What a year it has been! The coronavirus/COVID-19 news reports have been relentless, and the pandemic’s global impact has been unlike anything ever seen. It has gotten so bad, there have been warnings by top national leaders of a need to “cancel Christmas.” All in the name of “stopping the spread.” Disruptions in supply chains for transporting merchandise from one region or nation to another have created major concerns of goods wanted for gifts and holiday celebrations may not be available.
It brings to mind the classic book by Dr. Seuss, The Grinch Who Stole Christmas. The question is, can Christmas really be canceled? Can someone “steal” Christmas, regardless of their motivations or intentions? The answer, I believe, is that it all depends on to which Christmas we are referring.
If it is the Christmas that retailers anticipate year-round, the one that largely determines whether businesses end the calendar year “in the black” or “in the red,” then maybe so. Because if products are not on the store shelves or even available through online retail sites, that is bound to effect revenues and the fiscal bottom line. However, if we mean the true Christmas, as described in the Bible, no government leaders or retail supply chain could ever disrupt or eliminate that special observance.
In Luke 2:1-40, we find a description of the birth of Jesus Christ, the Son of God, telling how His earthly mother, Mary, and her betrothed husband, Joseph, went from their hometown of Nazareth to Bethlehem, where centuries earlier prophets had said the Messiah would be born. It tells how angels declared the unique, holy birth to an unlikely audience, lowly shepherds, the first eyewitnesses to the Christ Child.
We find a similar account in another gospel, starting with Matthew 1:18 and continuing through chapter 2, verse 23. It tells of the one referred to as Immanuel, which means “God with us.” In this account we find a collection of Magi, wisemen who traveled from great distances to see the fulfillment of an ancient prophecy, and an evil King Herod who feared this child would one day depose him from his throne.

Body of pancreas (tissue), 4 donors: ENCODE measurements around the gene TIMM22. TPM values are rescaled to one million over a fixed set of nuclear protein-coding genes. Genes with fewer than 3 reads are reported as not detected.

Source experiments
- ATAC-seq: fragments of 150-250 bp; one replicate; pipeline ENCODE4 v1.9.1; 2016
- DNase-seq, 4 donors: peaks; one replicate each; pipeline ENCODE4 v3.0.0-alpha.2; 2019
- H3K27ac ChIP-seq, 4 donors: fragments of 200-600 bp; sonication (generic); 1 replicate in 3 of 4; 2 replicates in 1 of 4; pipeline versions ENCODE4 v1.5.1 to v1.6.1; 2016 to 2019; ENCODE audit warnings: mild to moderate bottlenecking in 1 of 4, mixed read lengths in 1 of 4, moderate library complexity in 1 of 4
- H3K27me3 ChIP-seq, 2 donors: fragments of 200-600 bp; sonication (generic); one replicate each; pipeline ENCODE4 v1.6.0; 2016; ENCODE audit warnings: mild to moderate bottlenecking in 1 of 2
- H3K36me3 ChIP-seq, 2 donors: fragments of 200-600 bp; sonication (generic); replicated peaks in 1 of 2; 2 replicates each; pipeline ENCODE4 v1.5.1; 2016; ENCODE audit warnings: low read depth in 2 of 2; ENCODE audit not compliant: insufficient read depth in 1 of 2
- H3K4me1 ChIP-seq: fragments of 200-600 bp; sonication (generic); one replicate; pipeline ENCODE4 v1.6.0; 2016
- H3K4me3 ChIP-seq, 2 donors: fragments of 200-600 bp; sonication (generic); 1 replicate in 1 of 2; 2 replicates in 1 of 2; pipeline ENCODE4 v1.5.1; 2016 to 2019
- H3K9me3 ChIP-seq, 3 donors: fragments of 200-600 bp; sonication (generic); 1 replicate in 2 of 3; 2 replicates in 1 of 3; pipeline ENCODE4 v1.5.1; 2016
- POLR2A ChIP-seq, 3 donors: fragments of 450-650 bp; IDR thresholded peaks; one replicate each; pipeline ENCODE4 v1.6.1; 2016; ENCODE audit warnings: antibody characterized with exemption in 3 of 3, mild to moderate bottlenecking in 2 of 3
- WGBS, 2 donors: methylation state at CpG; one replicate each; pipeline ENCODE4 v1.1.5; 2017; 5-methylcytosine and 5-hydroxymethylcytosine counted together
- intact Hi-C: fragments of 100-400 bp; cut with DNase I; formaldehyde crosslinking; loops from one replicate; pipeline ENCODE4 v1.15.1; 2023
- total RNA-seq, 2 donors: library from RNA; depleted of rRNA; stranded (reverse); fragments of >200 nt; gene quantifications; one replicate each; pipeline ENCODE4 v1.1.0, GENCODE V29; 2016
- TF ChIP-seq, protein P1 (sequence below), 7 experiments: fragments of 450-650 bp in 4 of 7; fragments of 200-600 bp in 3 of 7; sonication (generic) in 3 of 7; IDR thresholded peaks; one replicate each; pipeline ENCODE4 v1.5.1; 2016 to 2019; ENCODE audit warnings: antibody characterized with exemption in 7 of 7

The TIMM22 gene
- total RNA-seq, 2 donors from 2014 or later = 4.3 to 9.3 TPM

But the most compelling words about Jesus Christ’s incarnation are found in the opening chapter of the gospel of John: “In the Beginning was the Word, and the Word was with God, and the Word was God. He was with God in the beginning…. In him was life, and that life was the light of men. The light shines in the darkness, but the darkness has not understood it” (John 1:1-5).
This declaration remains as true today as it was then. During this holiday season we often hear people – from preachers to news commentators to politicians to entertainment celebrities – ruminating and giving all manner of opinions about “the true meaning of Christmas.” However, if we believe the accounts cited above, and other passages from the Scriptures, the true meaning of Christmas is not a matter of multiple choice or preference. It is simple yet profound: God becoming man, taking on human flesh to overcome the one problem that has no human cure – the problem of sin.
As John 1:14 declares, “The Word became flesh and made his dwelling among us. We have seen his glory, the glory of the One and Only, who came from the Father, full of grace and truth.” The result was the greatest gift of all: “Yet to all who received him, to those who believe in his name, he gave the right to become children of God” (John 1:12).
© 2021. Robert J. Tamasy has written Marketplace Ambassadors: CBMC’s Continuing Legacy of Evangelism and Discipleship; Business at Its Best: Timeless Wisdom from Proverbs for Today’s Workplace; Pursuing Life With a Shepherd’s Heart, coauthored with Ken Johnson; and The Heart of Mentoring, coauthored with David A. Stoddard. Bob’s biweekly blog is: www.bobtamasy.blogspot.com.
- How has the pandemic affected both your plans and perceptions of Christmas this year?
- What are your thoughts or responses when you hear someone speaking of “canceling Christmas” in the name of public health and safety?
- If someone were to ask you, how would you express or define the “true meaning of Christmas”? Is it possible for it to have more than one meaning? Why or why not?
- Do you think there is a possibility that pandemic restrictions and the predicted scarcity of products intended for Christmas gift-giving might actually be a good thing? Explain your answer.
NOTE: If you have a Bible and would like to read more, consider the following passages: John 3:3-8,16-18; Romans 3:23, 5-8, 6:23; Ephesians 2:8-9; 2 Timothy 3:16